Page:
Monday, July 24, 2006


In our cable internet, fast food, instant message world, it is difficult to teach children about delayed gratification. "I've been working on this for 2 minutes and it is not finished...I give up." Teaching them to work hard at a project, over time, and wait for the results is difficult.

It is even more difficult to teach them why they should...why they MUST... do such a thing when there is no tangible reward for them personally. Even the simple act of doing chores (see... you have a clean glass the next time you want something to drink because you loaded the dishwasher now) doesn't drive that point home very well. Doing homework today so one has the knowledge for the test at the end of the week is terribly abstract. We often resort to "because I said so". It works... but is the lesson learned?

For the second summer, Kaitlyn is far away from our home. Trusted to the care of good friends who will watch over her as if she were their own.... for she is. She is part of their families as their children are part of our ours. Our church family. She has terribly restrictive rules that will serve her well. We allow her to self-medicate when she feels the need for allergy medication. We do so because she needs to learn to be able to listen to her body and care for it. They do not allow her to do so because some might have issues with controlled substances so all substance are controlled. This chafes but lessons are learned. She must be taught how to use the power tools before she can use them. Again. Everyone who is using a power tool must have instruction even if they use them every day the rest of the year. This is the only way they can be sure no one goes uninstructed. "I KNOW...!" I know you know. Everyone knows. Except the new people. And you might have forgotten. The worst rule, hands down, for all of them is the No Cell Phone rule. They must be left at home.

Teens don't think outside themselves naturally. It is a time of self-centeredness. We all go through it. Some of us are fortunate enough to be taught to think outside ourselves ANYWAY. Others grow up to be the same self-centered teens in adult bodies. But that's a blog for another day.....

Last summer Kaitlyn put a new roof on a house (with her team) that needed it. It was a house far different from those Kaitlyn and her team live in. Fractionally smaller certainly. No granite counter tops. No SubZero appliances. No internet hookups. No wide screen TV's. No swimming pool in the backyard.

They stayed late the last day and finished their roof. They were within their rights to leave it for the next week's team to finish. They nearly missed dinner that last day in their quest to finish. But finish they did. They made their counselor's proud, the leadership proud and the family who owned the house happy. They also made their families proud of them. More importantly, they made themselves proud. We finished the roof. They worked hard. They worked long hours. On a roof in the summer. For someone else. Their decision to stay and finish that roof was a good one. A new team was expected the following week. But something happened. Illness or something. I don't remember now, but it meant that the worksite was shut down for the summer. The full time volunteers (they are there the entire summer) had to finish all the incomplete projects. But not that roof.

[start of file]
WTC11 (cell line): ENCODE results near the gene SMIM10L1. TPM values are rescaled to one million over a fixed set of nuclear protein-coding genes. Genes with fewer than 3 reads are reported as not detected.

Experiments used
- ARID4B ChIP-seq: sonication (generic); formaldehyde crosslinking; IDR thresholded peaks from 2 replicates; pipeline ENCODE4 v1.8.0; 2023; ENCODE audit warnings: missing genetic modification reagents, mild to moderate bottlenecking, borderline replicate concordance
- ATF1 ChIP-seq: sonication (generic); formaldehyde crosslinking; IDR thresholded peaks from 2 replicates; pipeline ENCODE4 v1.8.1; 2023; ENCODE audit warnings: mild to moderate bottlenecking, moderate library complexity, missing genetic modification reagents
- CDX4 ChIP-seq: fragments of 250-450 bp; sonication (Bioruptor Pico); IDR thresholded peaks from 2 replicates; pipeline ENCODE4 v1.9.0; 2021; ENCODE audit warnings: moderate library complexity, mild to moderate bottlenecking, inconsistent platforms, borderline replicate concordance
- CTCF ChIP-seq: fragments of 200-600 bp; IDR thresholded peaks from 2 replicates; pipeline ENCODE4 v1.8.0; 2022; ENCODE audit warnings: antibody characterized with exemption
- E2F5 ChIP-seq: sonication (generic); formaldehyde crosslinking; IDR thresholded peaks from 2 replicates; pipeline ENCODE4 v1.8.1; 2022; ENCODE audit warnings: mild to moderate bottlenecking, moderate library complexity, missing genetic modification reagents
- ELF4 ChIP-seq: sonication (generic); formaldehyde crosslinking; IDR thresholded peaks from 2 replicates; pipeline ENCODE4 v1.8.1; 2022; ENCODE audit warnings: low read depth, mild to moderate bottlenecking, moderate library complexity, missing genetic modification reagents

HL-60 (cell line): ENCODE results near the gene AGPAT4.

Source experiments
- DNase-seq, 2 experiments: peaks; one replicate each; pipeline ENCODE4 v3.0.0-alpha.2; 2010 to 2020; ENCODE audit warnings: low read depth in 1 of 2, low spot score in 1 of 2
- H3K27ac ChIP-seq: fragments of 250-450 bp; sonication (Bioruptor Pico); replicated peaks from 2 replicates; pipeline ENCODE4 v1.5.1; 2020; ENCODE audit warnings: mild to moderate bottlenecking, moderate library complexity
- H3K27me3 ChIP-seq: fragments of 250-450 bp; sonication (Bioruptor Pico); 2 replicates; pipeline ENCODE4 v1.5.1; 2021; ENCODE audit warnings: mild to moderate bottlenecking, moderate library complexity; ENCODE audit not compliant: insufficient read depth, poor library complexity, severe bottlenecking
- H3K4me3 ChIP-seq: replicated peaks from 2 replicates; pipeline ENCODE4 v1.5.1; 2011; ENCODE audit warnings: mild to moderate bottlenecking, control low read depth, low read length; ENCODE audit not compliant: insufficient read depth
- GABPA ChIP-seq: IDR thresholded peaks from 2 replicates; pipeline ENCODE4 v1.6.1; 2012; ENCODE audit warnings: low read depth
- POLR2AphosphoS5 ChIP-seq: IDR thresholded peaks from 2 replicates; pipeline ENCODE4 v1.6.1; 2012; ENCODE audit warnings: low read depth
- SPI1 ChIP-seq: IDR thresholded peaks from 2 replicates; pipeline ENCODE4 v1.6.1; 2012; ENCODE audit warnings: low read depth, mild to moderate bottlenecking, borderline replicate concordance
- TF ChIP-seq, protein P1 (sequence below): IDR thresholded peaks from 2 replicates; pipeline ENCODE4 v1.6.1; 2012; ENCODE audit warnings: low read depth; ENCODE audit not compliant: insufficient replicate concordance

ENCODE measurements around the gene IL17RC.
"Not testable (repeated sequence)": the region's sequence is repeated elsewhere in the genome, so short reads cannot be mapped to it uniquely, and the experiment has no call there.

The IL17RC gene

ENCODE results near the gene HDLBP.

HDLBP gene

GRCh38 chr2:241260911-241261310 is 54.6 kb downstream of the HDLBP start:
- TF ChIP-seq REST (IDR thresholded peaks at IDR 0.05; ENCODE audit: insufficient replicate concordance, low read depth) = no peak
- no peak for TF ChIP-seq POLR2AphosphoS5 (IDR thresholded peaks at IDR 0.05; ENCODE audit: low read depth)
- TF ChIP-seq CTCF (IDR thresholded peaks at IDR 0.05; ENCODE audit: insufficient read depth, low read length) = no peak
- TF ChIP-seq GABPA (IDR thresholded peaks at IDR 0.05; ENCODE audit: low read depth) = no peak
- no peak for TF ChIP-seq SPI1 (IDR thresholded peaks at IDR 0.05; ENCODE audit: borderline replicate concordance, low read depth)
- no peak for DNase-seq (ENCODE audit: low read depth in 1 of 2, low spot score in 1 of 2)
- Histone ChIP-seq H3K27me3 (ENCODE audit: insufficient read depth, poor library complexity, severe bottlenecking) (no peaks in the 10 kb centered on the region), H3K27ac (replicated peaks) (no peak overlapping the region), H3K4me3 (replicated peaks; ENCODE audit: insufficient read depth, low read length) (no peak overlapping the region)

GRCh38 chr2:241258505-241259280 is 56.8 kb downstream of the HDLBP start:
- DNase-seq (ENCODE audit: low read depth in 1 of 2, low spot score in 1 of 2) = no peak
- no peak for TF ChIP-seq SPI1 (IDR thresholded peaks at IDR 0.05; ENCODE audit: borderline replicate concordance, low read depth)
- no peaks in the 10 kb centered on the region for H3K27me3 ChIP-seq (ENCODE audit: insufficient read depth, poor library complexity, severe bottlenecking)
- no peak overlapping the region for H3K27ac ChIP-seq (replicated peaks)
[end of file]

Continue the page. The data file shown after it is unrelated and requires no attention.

We won't know what Kaitlyn did this week until she gets home. The only communication we get is "they have arrived safely". No further communication is good because we would only hear if there was an emergency. No news is good news. We send communication to THEM... and they must sing and dance for their mail. So she might be roofing, she might be painting. She might be putting on a deck, repairing a porch or adding a wheelchair ramp. She will do what is needed and necessary. From what I am always told, she does so without complaint. She gives a full effort. She is careful and conscientious. This is, of course, far from our experience at home!

But we are still proud of her. She has mentioned that she won't be going to SSP next year. Summer school and summer homework is on her list next year. She has been spending and will be spending long hours working on summer homework that is due on August 11 in payment for missing a week at home. (Which I think is just wrong, but there it is) We shall see. I know that the thought of being out in the heat working on home improvement projects does not appeal to me in the least. Nor does it appeal to Emma. She asked if she "had to" go to SSP. I told her no.... she did not.

That won't absolve her from Service however. We will just have to find something a bit less sweaty for her.

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